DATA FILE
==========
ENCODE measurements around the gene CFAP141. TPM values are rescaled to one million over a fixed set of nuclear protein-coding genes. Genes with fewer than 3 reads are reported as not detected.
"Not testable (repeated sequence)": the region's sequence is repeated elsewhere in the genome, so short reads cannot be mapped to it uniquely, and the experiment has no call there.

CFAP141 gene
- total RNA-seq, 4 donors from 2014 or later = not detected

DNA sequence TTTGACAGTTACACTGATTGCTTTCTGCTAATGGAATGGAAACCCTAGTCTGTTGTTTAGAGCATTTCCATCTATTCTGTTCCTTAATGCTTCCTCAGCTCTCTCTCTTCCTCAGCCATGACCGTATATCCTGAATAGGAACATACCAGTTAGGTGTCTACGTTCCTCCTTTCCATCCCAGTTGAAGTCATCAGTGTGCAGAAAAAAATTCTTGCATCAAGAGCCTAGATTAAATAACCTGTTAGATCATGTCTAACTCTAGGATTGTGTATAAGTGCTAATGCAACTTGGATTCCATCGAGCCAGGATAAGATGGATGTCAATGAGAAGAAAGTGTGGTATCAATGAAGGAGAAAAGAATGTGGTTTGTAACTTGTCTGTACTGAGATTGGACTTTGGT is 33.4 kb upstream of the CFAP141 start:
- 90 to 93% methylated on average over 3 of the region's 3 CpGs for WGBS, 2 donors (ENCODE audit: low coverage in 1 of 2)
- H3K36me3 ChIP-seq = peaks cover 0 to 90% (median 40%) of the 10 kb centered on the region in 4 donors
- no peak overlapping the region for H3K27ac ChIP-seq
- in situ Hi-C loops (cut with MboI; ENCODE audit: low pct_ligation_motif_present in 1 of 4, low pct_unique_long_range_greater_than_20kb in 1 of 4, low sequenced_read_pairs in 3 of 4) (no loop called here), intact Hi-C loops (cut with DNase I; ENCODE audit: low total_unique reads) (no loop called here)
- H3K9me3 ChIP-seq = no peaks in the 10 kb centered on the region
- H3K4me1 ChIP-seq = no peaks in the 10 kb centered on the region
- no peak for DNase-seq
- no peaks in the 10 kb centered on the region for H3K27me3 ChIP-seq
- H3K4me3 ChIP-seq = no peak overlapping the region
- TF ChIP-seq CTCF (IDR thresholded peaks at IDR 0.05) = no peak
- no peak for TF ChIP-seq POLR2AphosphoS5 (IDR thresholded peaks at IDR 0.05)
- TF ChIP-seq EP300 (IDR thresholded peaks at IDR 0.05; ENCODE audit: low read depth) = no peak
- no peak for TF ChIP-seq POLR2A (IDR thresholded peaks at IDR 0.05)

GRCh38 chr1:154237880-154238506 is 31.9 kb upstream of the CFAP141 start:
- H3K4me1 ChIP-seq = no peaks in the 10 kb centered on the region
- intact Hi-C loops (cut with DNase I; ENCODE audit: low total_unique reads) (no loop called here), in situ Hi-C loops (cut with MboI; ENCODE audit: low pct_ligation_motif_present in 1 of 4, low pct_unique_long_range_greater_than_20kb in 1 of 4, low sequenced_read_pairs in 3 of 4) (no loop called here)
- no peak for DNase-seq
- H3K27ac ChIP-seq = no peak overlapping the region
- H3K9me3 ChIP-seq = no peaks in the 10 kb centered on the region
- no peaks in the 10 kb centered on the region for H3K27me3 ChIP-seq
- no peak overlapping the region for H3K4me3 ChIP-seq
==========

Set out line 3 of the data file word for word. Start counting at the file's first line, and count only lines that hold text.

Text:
CFAP141 gene